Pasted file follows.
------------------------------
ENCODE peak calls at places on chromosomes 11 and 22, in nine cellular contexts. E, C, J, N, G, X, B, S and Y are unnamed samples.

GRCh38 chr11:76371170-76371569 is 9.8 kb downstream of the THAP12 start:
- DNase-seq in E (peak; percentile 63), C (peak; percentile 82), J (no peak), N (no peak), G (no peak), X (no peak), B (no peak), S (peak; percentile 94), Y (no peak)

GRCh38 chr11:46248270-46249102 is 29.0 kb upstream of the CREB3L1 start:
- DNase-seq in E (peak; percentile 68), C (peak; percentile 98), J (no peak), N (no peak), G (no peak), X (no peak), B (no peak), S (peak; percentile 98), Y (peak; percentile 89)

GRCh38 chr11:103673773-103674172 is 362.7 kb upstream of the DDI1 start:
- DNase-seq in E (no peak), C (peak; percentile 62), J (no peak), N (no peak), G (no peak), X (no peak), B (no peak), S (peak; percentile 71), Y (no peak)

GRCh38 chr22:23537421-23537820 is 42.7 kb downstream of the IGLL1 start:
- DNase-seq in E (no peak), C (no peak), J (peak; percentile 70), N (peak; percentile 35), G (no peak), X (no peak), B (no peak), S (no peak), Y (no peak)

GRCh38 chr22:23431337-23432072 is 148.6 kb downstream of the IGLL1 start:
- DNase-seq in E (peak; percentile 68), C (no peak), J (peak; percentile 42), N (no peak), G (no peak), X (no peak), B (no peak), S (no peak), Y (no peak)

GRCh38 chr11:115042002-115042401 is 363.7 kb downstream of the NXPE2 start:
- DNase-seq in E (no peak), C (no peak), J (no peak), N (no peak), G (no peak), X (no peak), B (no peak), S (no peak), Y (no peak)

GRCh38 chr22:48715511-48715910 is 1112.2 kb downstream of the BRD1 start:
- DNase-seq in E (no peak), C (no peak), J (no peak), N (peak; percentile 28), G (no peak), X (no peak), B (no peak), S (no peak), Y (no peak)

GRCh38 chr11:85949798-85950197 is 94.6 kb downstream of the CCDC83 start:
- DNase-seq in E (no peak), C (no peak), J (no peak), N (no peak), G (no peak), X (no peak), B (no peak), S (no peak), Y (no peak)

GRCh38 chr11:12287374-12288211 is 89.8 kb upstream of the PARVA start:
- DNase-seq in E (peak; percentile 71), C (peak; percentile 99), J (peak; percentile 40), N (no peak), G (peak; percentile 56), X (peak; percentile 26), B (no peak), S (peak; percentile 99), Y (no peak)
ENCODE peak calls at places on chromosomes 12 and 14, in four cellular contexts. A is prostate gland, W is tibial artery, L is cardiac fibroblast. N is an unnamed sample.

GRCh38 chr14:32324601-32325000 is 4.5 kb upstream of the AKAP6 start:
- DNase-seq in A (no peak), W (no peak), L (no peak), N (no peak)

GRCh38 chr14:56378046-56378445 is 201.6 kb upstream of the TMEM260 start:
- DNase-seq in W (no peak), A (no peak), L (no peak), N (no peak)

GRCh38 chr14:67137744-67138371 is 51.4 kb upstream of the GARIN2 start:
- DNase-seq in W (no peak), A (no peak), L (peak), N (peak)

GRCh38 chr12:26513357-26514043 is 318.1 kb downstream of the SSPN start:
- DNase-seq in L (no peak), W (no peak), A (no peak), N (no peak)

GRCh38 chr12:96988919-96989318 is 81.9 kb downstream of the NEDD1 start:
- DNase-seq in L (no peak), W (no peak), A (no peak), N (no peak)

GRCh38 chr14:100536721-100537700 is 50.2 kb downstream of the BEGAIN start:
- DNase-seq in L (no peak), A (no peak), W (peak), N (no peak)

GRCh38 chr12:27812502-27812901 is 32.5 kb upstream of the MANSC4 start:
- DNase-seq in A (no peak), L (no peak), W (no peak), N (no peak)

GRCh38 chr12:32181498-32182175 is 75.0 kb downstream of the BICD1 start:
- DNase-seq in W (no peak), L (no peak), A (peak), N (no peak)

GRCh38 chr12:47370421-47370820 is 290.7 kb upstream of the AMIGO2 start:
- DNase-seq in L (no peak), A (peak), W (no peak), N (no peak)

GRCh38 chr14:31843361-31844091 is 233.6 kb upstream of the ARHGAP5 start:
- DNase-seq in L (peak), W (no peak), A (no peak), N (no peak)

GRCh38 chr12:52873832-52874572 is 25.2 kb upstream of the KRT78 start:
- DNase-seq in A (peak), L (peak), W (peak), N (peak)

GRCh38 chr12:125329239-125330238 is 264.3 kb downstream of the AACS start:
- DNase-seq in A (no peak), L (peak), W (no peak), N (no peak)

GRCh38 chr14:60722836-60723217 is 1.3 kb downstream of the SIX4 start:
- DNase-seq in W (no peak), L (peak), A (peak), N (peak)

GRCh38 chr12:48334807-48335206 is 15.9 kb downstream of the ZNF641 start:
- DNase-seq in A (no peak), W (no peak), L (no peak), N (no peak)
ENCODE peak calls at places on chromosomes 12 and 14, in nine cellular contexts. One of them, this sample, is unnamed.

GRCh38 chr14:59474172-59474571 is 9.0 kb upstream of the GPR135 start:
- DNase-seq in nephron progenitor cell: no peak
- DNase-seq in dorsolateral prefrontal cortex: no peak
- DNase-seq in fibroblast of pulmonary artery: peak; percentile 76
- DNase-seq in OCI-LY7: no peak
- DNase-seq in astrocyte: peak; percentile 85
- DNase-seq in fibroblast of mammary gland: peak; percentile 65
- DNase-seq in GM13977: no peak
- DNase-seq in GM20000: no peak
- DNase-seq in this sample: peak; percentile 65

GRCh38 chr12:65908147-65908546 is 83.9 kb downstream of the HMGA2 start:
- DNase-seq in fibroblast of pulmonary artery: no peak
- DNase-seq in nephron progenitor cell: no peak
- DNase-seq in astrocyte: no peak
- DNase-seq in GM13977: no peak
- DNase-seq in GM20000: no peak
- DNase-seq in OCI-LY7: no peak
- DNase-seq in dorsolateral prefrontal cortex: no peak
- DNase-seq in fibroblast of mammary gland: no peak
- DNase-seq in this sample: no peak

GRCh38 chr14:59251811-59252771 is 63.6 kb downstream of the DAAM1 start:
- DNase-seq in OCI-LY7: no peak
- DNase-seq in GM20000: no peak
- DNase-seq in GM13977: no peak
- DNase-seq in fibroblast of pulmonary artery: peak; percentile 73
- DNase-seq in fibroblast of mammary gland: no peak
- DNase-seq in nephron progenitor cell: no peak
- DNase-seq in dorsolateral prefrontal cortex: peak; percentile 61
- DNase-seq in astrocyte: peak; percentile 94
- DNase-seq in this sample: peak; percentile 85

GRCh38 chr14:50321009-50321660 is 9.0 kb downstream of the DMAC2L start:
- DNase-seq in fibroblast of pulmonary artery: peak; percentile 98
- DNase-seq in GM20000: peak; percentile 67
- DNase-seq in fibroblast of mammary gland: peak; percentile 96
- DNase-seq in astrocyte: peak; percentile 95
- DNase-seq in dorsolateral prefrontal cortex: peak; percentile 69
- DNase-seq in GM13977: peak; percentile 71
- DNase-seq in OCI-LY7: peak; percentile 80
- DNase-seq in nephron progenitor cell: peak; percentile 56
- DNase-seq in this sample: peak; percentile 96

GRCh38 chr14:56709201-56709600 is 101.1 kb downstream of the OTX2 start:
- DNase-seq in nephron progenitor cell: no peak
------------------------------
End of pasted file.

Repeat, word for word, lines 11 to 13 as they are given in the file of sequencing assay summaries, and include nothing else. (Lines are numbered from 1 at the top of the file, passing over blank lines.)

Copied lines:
- DNase-seq in E (peak; percentile 68), C (no peak), J (peak; percentile 42), N (no peak), G (no peak), X (no peak), B (no peak), S (no peak), Y (no peak)

GRCh38 chr11:115042002-115042401 is 363.7 kb downstream of the NXPE2 start:
- DNase-seq in E (no peak), C (no peak), J (no peak), N (no peak), G (no peak), X (no peak), B (no peak), S (no peak), Y (no peak)